Where this logic really goes wrong is the fact that only circular reasoning can prove it to be true. The Bible does not have a verse stating "Nothing is true unless written in this book”, therefore if a person only believes what is in the Bible they have no reason to believe it is the only truth. The Bible does say it is "useful" though.
Here is something fascinating. St. Ignatius of Antioch wrote in his letter to the Philadelphians, around 107 AD., “I heard some saying, If I do not find it in the ancient Scriptures, I will not believe the Gospel.” So, the argument to oppose tradition of the Catholic Church is the exact same argument used by some Jews to deny the Gospel of Jesus. If the people who denied the Gospel of Jesus because they could not find evidence in the Old Testament were successful, then there would not be a New Testament. Limiting the scope of information accepted as truth can never lead to the full truth.
Quoting out of Context
The Quoting Out of Context fallacy occurs when someone uses a quote to make a claim without considering the context of the quote.
“Catholic tradition is against the Bible. Jesus said 'Why do you transgress the command of God because of your tradition?' and Revelation says ‘if anyone takes away from the words in this prophetic book, God will take away his share in the tree of life.’”
When Jesus spoke to the Pharisees about tradition, it was clear that He was concerned about traditions that violate God's law. It is not within the context of Jesus' quote to say all tradition is wrong. If any Catholic tradition opposed the Bible, then this verse would apply. However, although not all Catholic tradition can be confirmed by Scripture, there is no Catholic tradition that opposes Scripture.
Concerning the quote from Revelation…”What does ‘this prophetic book’ refer to? The New Testament did not exist as a book when Revelation was written. John wrote this verse referring to the contents of Revelation, the 'prophetic book' he was writing. Based on this verse, it is logical to say we should only believe things about the end times that are specifically in the book of Revelation. It is not logical to generalize this verse to a New Testament 'book' that did not exist at the time.
“If it is not written in The Bible, I will not believe it.”
I hesitate to return to this argument, already proven to be a fallacy, but there is another consideration…Quoting out of Context. When the verse “All Scripture is useful for teaching…” what 'all scripture' existed at the time? The only thing considered as "Scripture" at the time of Paul was the Jewish Torah. In fact, eleven books of the New Testament were not even written at the time Paul wrote his letter to Timothy. If one wanted to be logical about it all, then one would say this verse could not apply to books unwritten at the time, so it would invalidate even Revelation. This is why we "walk by faith". Logic is not the answer. It is not the fact the Bible contains a verse that says "all Scripture is useful" that we believe the Bible. We believe by faith, and we "use the Bible for instruction", not take it literally as the only truth.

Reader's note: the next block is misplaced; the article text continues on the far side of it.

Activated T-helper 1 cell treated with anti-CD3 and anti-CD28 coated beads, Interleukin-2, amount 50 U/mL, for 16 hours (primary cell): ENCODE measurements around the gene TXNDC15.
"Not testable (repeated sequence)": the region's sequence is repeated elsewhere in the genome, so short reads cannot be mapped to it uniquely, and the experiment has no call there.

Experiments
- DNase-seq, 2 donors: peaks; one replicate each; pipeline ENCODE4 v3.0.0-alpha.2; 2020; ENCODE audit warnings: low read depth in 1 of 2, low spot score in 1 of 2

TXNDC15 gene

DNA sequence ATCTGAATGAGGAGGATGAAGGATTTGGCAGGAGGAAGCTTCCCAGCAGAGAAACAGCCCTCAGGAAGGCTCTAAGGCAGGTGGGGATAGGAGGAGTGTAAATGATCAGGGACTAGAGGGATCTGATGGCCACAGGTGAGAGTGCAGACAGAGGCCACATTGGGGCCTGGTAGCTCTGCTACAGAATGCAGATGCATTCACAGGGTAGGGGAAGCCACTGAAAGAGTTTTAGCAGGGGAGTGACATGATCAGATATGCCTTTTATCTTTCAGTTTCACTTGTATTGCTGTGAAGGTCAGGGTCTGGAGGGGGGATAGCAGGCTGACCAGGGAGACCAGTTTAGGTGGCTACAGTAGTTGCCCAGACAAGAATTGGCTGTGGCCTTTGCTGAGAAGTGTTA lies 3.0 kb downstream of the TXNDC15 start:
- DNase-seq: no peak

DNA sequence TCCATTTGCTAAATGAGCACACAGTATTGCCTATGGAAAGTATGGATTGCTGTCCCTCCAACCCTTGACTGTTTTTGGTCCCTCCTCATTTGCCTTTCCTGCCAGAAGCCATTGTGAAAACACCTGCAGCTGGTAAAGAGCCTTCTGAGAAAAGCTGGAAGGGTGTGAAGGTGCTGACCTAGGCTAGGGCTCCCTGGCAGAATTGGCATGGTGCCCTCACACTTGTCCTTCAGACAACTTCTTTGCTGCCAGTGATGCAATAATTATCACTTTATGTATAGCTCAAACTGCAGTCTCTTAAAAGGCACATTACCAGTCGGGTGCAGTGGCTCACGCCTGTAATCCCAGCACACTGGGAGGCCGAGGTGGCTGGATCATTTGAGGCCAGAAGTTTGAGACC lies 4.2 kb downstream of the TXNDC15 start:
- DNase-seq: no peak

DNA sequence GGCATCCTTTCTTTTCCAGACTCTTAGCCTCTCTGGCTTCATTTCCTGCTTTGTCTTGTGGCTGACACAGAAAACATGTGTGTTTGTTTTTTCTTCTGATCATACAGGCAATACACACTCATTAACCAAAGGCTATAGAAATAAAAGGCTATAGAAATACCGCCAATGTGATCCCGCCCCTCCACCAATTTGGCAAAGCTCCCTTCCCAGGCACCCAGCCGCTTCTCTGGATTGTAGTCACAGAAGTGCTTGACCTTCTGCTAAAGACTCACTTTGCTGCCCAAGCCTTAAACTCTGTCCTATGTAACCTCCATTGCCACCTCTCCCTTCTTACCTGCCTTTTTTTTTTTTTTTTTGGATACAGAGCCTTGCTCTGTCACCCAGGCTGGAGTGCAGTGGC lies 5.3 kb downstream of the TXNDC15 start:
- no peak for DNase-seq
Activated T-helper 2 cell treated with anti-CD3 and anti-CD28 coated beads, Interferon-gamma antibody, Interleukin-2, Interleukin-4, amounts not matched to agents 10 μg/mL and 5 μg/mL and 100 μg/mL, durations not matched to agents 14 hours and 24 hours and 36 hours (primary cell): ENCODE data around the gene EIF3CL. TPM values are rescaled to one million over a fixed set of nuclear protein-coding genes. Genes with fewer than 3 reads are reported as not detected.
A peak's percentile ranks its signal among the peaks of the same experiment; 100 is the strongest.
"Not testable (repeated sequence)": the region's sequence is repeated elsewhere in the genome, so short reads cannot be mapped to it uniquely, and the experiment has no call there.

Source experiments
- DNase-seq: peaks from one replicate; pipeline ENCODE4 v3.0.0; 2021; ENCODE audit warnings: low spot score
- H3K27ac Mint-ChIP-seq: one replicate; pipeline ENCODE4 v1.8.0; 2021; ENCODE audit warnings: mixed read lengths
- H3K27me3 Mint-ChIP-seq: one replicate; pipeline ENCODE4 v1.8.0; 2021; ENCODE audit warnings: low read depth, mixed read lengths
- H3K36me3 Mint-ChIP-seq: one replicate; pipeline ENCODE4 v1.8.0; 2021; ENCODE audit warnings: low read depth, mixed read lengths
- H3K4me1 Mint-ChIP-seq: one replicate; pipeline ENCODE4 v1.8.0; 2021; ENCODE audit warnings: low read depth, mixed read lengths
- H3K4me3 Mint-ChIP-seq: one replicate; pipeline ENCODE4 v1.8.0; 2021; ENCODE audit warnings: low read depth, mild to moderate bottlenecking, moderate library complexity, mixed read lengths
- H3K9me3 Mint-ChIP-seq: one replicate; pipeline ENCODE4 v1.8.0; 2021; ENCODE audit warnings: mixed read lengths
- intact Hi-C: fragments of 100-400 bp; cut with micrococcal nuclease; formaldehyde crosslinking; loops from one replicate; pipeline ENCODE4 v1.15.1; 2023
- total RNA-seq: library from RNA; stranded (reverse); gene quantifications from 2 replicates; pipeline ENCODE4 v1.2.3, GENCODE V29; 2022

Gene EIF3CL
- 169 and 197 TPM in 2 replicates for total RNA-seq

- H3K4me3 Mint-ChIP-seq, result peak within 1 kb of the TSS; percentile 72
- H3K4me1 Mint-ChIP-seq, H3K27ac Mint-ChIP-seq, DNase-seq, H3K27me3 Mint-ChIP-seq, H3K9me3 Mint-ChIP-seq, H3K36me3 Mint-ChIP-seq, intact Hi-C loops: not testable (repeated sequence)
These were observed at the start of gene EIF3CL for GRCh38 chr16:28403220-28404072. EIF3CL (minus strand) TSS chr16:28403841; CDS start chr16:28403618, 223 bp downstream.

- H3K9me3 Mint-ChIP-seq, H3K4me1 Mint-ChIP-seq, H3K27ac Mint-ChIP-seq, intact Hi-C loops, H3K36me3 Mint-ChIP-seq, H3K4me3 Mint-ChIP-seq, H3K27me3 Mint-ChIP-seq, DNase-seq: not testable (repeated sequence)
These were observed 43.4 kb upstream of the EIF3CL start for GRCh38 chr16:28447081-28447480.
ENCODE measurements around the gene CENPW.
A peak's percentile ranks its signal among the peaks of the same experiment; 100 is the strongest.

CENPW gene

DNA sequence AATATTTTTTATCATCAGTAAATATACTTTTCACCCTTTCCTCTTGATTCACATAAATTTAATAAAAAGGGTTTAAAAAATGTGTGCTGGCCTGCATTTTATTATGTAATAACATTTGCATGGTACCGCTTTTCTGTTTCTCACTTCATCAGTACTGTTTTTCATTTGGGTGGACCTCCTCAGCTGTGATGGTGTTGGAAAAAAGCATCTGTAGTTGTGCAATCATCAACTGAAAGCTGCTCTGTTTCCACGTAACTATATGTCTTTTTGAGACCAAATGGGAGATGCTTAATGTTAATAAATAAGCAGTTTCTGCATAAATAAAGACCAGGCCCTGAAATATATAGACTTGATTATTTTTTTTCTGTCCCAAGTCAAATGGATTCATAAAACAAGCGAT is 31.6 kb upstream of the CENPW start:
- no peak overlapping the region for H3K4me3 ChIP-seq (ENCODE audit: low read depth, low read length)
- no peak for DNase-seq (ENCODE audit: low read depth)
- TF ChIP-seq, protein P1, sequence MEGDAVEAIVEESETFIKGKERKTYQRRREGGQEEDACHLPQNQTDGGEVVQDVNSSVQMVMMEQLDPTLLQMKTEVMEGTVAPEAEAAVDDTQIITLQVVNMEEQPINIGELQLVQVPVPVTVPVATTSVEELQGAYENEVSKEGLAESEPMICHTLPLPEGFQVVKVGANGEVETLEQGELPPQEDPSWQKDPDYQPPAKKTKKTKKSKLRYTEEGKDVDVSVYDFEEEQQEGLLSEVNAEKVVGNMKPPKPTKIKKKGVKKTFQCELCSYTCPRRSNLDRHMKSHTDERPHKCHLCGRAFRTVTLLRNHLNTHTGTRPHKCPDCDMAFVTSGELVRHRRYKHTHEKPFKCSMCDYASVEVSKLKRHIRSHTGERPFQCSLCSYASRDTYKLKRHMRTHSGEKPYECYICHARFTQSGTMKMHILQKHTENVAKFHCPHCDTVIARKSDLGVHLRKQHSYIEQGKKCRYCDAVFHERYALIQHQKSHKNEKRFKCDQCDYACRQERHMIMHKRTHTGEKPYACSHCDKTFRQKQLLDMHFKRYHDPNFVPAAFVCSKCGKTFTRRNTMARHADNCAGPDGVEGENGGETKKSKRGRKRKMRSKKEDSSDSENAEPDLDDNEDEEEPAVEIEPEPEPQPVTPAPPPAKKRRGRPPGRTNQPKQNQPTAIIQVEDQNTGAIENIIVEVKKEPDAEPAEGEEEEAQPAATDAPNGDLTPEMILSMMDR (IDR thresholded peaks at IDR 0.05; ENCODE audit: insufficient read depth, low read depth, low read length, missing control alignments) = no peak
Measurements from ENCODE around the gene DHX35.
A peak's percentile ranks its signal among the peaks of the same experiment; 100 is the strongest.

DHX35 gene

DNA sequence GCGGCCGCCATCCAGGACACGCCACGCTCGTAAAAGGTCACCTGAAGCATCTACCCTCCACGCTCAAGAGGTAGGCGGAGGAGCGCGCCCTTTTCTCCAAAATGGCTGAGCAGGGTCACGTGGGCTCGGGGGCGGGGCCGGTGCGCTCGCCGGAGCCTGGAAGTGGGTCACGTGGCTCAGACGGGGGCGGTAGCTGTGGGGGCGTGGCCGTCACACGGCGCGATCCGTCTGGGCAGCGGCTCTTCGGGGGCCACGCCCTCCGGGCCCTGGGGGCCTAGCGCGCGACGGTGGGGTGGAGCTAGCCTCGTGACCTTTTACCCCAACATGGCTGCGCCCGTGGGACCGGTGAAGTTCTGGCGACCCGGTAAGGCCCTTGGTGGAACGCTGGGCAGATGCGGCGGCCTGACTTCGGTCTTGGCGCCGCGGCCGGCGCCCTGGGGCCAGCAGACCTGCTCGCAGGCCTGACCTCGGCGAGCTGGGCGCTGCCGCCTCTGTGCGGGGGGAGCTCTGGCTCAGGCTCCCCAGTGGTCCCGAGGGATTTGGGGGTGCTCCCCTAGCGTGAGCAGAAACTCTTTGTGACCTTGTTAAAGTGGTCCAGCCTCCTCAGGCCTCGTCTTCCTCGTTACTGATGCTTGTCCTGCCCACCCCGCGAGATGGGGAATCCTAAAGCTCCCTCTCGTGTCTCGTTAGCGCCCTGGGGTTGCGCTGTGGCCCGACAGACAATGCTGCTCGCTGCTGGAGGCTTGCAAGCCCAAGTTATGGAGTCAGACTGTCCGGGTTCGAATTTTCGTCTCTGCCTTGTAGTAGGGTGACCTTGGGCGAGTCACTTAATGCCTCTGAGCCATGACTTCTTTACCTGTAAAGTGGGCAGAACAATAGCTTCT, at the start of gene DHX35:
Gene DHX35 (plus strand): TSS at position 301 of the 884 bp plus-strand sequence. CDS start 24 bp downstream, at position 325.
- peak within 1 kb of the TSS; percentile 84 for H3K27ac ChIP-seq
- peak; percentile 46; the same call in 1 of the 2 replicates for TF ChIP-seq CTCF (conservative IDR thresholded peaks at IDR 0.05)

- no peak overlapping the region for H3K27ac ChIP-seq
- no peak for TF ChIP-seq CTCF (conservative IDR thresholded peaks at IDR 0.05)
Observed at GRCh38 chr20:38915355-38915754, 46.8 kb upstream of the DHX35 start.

The Genetic Fallacy occurs when someone passes judgement on something as good or bad based on its origin, without knowing or applying facts.
“The Catholic Church is a heretical church. This is true because my parents, who were good Christians, taught me.”
Don’t get me wrong here. Catholics are as guilty as anyone when it comes to applying the Genetic Fallacy. Nobody should be judged solely based on race, heritage, religion, looks, etc. I heard testimony by a Catholic priest that he was walking through an airport while wearing his collar. A man approached him and immediately began to deride and accuse him of child abuse. Why would anyone walk up to a total stranger and start accusations without knowing anything about them? Enough said.
The Strawman Fallacy occurs when someone misrepresents an argument to make it easier to attack. The actual subject of the argument is never really addressed.
“Women have a right to do with their body as they please. The Catholic Church is prejudiced against women because it teaches against contraception and abortion.”
The actual subject is totally missed in this argument. The Church's position on abortion and contraception is based on the Church's mission to proclaim God's law. If abortion is against God's law, then the Church must be against abortion. Abortion activists should not attack the Church, who is only "the messenger". If the Church would change her stance on abortion, it would not change God's position. Therefore, arguments against the Church in this matter are not valid.
The above argument also falls to a fallacy called Appeal to Emotion. To say the Church is "prejudiced against women" is nothing more than an attempt to predispose the hearer against the Church with an emotion-invoking opinion which has not been proven as fact.
Composition / Cherry-Picking
The Composition Fallacy occurs when someone assumes that, if one part of something is bad, the whole thing is bad. The Cherry-Picking Fallacy occurs when someone makes a claim and presents only partial facts to support their claim when other facts are available. I group these two fallacies together, using the following example:
“There is child abuse in the Catholic Church, therefore the Church is evil.”
First, I must say there are two provable facts…1) There have been occurrences of child abuse in the Church and 2) the Church definitely mishandled many of these situations. I am not condoning either of these actions. I believe even one occurrence of abuse would be too many and nobody guilty of child abuse should be allowed to continue with any ministry in the Church. However, the argument above is still illogical.
It is a Composition Fallacy to say the Church, as an organization, is evil or approves abuse because there has been abuse and someone tried to cover it up. Many organizations have codes of conduct, but it is still up to each individual to follow the code and each manager to enforce it. If a manager tries to cover up the actions of an employee, it cannot be assumed the Board of Directors approved the manager’s actions.
It is a Cherry-Picking Fallacy to quote statistics about abuse within the Catholic Church and not mention at the same time abuse in non-Catholic denominations and other religions. There is likely no organization immune to abuse. In fact, most occurrences of child abuse (30%) take place within the family. If we follow the bouncing ball of composition logic, we would say “Families account for most child abuse, therefore families are evil. Nobody should have a family.”